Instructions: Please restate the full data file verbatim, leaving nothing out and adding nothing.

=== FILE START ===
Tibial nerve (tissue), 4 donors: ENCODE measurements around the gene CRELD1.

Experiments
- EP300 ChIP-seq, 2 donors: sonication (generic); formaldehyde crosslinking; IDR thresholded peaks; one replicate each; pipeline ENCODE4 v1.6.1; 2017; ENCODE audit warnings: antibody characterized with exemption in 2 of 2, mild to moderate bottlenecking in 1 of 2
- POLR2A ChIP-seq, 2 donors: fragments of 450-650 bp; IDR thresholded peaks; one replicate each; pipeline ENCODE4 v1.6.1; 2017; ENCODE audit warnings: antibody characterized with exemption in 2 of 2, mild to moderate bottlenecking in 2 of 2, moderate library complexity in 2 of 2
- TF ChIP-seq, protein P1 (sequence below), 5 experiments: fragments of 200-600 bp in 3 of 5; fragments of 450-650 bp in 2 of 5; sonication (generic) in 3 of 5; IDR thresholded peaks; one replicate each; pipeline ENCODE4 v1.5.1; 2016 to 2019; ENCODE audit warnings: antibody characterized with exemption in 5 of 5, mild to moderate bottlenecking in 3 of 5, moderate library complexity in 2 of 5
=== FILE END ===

Tibial nerve (tissue), 4 donors: ENCODE measurements around the gene CRELD1.

Experiments
- EP300 ChIP-seq, 2 donors: sonication (generic); formaldehyde crosslinking; IDR thresholded peaks; one replicate each; pipeline ENCODE4 v1.6.1; 2017; ENCODE audit warnings: antibody characterized with exemption in 2 of 2, mild to moderate bottlenecking in 1 of 2
- POLR2A ChIP-seq, 2 donors: fragments of 450-650 bp; IDR thresholded peaks; one replicate each; pipeline ENCODE4 v1.6.1; 2017; ENCODE audit warnings: antibody characterized with exemption in 2 of 2, mild to moderate bottlenecking in 2 of 2, moderate library complexity in 2 of 2
- TF ChIP-seq, protein P1 (sequence below), 5 experiments: fragments of 200-600 bp in 3 of 5; fragments of 450-650 bp in 2 of 5; sonication (generic) in 3 of 5; IDR thresholded peaks; one replicate each; pipeline ENCODE4 v1.5.1; 2016 to 2019; ENCODE audit warnings: antibody characterized with exemption in 5 of 5, mild to moderate bottlenecking in 3 of 5, moderate library complexity in 2 of 5